Here’s son Jake’s latest Facebook app: Scratchpad.
by Jeff Jarvis
My friend Dave Morgan says the widget advertising is next. Snips:
Simply put, widgets are the most recent embodiment of highly distributable Web media. Widgets permit users to separate the content from the Web page, permitting users to implant them on all types of pages, from personalized portal home pages to blogs to personal pages on social sites like MySpace or Facebook. I believe that over the next three years, widgets will change online advertising as we know it today. . . .
Are widgets the next search? I don’t think so. However, I do think that the concept of highly portable, object-oriented content that is personally and virally distributed will redefine how we think about Web pages, and how advertisers think about using the Web to communicate and interact with consumers.
That’s part of what I was writing about in my post After the Page: the deconstruction of content as we know it now (pages, sites, URLs) through radical distribution (which will only explode the audience for good content — and that ads that, perhaps, will go with it). This is why the FaceBook platform matters (don’t worry, my Facebook obsession will pass soon — but not yet).
But there’s danger here: I fear a flood of bad widgets from emergency widget brainstorming meetings in media conference rooms across the land: ‘Let’s make widgets out of everything we make! Widgetize the world!’ The best widgets will also interact with the environment in which they find themselves and, simply, will be worth embedding.
: MORE: Thanks to this blogger, who remembered what I wrote better than I did, I rediscovered a related post I wrote two years ago: Feedthink meets Widgethink. Most content is a feed and feeds can fill many widgets and that adds up to a new architecture for pages and content.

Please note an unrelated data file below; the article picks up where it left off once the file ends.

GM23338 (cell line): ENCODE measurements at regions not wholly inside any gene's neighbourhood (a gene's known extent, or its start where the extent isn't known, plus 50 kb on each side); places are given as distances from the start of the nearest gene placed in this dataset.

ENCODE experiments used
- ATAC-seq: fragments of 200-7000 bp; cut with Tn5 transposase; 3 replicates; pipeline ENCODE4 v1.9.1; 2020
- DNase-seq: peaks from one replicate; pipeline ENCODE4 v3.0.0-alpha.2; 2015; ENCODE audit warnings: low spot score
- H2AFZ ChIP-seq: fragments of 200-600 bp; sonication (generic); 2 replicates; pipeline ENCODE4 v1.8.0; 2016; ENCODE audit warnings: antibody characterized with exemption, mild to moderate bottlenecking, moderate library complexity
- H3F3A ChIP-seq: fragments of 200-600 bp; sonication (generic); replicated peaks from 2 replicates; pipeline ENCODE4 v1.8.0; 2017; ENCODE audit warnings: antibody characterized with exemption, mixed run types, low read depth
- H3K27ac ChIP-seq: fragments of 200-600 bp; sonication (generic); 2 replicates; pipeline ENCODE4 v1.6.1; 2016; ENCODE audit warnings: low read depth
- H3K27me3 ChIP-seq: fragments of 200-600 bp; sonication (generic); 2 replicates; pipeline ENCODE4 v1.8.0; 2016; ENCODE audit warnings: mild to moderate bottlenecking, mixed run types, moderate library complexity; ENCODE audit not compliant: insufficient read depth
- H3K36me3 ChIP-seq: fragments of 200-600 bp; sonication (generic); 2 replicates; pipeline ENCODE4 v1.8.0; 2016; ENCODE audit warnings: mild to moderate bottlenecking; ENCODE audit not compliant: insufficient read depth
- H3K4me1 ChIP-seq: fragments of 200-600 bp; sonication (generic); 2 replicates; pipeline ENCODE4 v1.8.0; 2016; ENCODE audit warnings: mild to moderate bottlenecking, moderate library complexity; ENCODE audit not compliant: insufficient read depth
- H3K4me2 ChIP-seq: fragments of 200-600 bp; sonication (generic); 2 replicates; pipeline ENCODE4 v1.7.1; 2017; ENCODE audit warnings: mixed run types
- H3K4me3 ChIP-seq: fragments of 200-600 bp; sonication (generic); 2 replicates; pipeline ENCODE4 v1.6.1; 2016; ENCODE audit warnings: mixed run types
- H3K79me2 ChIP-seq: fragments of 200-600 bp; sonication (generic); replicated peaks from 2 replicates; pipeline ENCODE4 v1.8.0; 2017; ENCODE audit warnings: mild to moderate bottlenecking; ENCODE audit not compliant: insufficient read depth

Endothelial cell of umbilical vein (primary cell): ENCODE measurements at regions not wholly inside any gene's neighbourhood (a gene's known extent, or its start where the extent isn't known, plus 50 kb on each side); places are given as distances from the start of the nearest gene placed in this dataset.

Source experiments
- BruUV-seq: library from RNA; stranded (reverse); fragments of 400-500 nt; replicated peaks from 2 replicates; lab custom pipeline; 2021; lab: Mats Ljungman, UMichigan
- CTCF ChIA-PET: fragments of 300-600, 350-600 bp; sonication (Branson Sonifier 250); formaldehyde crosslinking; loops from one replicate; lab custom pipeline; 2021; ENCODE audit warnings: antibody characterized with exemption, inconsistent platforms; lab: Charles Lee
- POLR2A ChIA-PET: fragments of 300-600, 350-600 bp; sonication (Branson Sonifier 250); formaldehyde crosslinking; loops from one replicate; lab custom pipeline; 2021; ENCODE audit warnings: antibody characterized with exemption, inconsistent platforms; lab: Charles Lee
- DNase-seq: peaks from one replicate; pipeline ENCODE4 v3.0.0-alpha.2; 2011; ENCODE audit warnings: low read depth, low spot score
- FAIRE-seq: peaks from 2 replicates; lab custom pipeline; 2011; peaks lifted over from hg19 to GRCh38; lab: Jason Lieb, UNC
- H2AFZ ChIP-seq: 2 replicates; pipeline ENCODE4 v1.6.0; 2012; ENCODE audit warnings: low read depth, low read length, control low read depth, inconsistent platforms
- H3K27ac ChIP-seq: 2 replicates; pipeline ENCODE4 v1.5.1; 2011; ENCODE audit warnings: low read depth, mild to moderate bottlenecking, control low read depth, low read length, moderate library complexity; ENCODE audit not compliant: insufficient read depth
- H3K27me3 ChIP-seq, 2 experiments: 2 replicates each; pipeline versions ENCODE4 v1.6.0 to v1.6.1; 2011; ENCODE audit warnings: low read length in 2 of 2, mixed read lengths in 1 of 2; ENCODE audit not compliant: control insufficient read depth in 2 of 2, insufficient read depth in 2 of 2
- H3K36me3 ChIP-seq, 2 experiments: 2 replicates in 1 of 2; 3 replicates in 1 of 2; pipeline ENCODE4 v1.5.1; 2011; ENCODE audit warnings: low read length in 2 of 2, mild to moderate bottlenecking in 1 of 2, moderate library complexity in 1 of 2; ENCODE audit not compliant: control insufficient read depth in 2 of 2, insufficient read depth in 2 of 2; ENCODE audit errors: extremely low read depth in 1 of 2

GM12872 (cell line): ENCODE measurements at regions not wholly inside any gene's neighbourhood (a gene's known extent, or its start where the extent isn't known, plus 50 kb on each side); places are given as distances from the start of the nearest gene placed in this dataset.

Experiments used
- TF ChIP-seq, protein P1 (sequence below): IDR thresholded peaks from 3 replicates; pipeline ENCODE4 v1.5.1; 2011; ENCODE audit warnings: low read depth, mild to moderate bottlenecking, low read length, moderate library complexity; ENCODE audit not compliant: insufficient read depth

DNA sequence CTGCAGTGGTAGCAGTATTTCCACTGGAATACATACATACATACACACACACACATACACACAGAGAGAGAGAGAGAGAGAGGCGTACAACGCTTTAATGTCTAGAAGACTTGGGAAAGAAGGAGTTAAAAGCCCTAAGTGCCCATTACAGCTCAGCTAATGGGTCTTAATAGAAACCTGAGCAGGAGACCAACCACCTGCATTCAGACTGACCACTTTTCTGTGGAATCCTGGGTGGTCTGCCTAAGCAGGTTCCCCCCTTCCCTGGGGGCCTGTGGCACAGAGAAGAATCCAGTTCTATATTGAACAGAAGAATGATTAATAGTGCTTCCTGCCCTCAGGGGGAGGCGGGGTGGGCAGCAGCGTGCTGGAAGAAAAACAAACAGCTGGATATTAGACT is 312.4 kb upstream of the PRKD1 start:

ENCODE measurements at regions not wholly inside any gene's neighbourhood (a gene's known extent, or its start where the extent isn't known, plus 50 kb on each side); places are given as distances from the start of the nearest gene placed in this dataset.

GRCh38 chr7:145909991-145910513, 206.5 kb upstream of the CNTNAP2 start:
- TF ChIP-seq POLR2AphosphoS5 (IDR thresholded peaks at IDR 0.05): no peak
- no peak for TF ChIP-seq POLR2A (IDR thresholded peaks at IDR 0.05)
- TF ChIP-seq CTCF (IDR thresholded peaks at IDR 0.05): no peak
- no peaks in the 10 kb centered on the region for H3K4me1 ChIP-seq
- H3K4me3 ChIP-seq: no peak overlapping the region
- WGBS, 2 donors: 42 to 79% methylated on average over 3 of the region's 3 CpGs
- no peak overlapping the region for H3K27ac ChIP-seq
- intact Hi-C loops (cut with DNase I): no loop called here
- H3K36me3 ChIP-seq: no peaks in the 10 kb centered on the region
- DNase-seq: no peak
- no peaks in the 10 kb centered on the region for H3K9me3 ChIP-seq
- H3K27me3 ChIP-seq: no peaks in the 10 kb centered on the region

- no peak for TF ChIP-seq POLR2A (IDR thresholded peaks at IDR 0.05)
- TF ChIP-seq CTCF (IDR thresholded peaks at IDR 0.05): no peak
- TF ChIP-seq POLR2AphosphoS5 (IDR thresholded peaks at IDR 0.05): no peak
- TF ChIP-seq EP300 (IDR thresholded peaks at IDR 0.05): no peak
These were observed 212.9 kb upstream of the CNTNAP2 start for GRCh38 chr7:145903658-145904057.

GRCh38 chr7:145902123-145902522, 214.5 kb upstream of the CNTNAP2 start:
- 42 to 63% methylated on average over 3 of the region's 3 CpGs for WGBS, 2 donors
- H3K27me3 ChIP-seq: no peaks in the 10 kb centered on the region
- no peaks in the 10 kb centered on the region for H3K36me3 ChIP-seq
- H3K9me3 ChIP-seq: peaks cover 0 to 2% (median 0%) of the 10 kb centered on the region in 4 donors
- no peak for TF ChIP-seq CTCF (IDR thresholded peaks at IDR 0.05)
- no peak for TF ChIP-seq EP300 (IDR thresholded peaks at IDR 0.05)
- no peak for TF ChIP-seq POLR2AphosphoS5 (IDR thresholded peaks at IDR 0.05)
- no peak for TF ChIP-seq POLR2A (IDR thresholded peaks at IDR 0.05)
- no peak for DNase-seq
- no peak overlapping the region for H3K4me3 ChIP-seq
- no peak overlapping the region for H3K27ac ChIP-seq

In the Wall Street Journal, Comscore reports on viewership of widgets: 177.8 million in April. Below is the Journal’s list of top widgets. I don’t understand why Brightcove is on the list but YouTube isn’t; they must be limiting the definition of the widget. As far as I’m concerned, it’s YouTube that spread embedding — thus, widgeting — across the web. I’d define a widget as any embedded content or functionality.
As the Journal notes, widget distribution — and monetization — is now highly dependent on MySpace and Facebook. Again, I’d include embeds on blogs in this. In any case, I think we’ll see a rapid expansion of the use, distribution, and audience for widgets as more sites and content become atomized and as we have more means to include others’ atoms to make our own content molecules — blogs, Facebook profiles, tools like Netvibes, new RSS readers, and publishers who embed others’ content on their pages (see my earlier post, After the page).
Note even this: I went to a ZDNet blog to read about the report and on this page they included the code to embed this formatted text here. Even that’s a widget.
Top widget companies: Slide, RockYou, PictureTrail, PhotoBucket by ZDNet‘s ZDNet Research — Nearly 177.8 mln people world-wide viewed Web content in widgets in April 2007, ComScore reports. Slide is leading the widget economy with 117.1 mln widget-views in April 2007, followed by RockYou with 82 mln., followed by PictureTrail, PhotoBucket, Bunnyhero Labs, BlingyBob, POQbum, Brightcove, Layoutstar and MusicPlaylist.us. 105 mln people visited MySpace in April 2007 and […]